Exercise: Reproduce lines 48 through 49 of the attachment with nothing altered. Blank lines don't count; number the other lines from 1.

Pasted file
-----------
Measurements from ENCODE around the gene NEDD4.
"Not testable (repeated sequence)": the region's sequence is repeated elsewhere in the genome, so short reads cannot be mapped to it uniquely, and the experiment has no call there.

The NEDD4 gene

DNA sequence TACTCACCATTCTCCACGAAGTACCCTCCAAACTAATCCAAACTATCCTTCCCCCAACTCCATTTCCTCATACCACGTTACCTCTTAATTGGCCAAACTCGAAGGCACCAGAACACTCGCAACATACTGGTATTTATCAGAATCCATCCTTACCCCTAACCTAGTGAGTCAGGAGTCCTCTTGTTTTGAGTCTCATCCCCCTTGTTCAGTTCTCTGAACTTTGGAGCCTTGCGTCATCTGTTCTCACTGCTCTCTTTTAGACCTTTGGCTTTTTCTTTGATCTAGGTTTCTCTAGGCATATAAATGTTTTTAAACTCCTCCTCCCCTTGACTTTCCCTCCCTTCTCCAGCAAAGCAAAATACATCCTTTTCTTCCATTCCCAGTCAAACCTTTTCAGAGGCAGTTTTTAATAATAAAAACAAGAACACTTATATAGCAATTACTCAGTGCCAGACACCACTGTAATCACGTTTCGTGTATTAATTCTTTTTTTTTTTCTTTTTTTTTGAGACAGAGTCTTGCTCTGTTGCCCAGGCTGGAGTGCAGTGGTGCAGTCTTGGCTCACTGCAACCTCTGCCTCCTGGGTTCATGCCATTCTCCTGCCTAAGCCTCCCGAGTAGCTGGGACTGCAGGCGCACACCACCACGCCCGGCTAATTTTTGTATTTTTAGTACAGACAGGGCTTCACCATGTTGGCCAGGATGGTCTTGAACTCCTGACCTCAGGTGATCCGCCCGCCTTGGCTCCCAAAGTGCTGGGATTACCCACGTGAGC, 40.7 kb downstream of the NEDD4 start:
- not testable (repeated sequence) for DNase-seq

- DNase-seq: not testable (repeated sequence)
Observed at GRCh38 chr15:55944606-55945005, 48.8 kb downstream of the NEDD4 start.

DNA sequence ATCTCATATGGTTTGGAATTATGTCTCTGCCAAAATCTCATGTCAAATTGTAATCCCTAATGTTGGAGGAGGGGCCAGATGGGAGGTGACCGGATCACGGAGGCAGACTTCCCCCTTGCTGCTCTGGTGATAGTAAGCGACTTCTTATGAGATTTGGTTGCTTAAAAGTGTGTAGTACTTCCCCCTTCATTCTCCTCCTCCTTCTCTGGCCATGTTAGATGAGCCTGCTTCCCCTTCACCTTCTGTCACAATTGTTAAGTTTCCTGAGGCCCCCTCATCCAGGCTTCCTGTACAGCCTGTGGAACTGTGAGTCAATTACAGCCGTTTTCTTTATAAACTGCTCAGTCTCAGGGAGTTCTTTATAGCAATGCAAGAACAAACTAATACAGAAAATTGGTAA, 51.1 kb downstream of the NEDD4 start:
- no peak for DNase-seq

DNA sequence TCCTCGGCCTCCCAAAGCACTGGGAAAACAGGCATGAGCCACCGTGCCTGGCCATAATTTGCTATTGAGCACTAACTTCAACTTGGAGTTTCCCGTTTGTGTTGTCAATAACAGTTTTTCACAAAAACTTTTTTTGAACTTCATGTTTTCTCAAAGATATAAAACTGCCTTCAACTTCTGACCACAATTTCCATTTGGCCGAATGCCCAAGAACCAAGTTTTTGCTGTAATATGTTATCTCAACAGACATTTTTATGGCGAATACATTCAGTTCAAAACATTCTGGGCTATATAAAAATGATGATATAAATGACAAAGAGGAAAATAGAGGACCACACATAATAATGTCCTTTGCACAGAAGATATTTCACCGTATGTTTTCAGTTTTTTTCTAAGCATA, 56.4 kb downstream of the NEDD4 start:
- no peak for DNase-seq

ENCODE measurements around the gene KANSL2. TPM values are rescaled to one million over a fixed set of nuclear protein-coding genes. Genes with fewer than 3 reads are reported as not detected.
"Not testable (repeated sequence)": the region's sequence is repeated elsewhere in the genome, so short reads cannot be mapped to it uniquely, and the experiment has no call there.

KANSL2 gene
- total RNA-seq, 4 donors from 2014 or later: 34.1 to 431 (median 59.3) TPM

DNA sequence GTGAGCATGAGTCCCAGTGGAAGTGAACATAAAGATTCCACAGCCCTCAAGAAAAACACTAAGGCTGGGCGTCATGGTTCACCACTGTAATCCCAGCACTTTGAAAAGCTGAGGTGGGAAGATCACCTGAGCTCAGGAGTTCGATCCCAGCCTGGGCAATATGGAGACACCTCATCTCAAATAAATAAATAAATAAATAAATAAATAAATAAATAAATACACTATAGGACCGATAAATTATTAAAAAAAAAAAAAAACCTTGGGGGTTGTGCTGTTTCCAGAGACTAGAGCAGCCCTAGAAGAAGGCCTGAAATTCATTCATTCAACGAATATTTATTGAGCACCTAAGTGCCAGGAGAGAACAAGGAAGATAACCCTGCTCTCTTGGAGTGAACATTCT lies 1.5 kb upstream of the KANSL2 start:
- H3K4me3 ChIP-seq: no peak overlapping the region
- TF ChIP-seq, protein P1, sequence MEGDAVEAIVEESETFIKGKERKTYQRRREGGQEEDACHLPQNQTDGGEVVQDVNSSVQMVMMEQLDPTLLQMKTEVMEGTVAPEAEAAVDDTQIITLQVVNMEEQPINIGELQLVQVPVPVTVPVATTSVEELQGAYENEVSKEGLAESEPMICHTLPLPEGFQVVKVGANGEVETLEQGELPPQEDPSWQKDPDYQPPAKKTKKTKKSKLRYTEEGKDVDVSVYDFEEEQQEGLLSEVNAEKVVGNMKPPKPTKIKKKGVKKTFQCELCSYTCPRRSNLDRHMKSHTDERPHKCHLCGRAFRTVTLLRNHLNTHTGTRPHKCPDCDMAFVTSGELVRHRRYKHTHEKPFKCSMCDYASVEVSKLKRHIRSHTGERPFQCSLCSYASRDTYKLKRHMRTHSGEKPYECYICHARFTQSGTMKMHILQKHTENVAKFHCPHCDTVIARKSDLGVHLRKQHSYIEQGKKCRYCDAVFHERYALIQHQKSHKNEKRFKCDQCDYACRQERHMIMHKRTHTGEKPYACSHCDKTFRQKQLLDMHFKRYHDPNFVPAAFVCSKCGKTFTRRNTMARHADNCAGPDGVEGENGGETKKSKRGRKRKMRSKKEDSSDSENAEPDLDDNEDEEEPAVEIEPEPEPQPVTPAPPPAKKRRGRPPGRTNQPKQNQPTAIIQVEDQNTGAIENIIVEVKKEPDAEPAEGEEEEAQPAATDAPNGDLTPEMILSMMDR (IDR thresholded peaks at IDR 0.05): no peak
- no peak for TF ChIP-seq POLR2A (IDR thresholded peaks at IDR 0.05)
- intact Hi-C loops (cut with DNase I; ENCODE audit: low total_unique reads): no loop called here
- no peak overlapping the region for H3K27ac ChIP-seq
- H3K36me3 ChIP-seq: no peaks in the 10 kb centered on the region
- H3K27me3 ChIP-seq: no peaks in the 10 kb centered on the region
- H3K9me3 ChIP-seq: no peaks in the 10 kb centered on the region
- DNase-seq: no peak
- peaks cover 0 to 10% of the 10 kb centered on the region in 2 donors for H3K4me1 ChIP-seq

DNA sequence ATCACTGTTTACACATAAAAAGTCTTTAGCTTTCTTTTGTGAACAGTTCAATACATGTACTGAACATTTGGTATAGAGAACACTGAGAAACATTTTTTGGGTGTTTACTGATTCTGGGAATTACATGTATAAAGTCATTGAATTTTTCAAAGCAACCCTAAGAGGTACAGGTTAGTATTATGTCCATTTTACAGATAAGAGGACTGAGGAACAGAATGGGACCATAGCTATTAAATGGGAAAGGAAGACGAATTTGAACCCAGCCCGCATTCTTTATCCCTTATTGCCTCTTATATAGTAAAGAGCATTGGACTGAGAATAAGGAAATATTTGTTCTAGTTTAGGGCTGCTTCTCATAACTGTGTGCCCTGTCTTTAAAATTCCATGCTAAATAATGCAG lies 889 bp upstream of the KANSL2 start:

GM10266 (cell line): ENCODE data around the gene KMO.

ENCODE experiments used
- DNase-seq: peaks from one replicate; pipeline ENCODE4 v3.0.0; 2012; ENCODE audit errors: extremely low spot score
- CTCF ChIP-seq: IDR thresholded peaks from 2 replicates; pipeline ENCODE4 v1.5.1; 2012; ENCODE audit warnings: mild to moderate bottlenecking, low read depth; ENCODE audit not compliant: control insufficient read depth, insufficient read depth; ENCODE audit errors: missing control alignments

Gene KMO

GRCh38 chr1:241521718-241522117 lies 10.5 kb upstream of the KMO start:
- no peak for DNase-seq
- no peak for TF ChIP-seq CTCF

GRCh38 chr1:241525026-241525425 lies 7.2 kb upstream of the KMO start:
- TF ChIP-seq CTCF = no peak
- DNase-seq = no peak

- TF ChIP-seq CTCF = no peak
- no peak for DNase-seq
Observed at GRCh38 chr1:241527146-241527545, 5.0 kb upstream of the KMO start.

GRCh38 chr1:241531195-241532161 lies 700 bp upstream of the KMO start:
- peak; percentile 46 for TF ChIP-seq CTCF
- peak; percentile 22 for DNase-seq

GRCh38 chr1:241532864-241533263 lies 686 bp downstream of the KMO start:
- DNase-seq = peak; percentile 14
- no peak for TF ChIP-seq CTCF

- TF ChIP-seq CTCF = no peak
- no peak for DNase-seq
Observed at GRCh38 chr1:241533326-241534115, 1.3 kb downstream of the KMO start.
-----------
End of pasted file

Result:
- TF ChIP-seq CTCF = no peak
- no peak for DNase-seq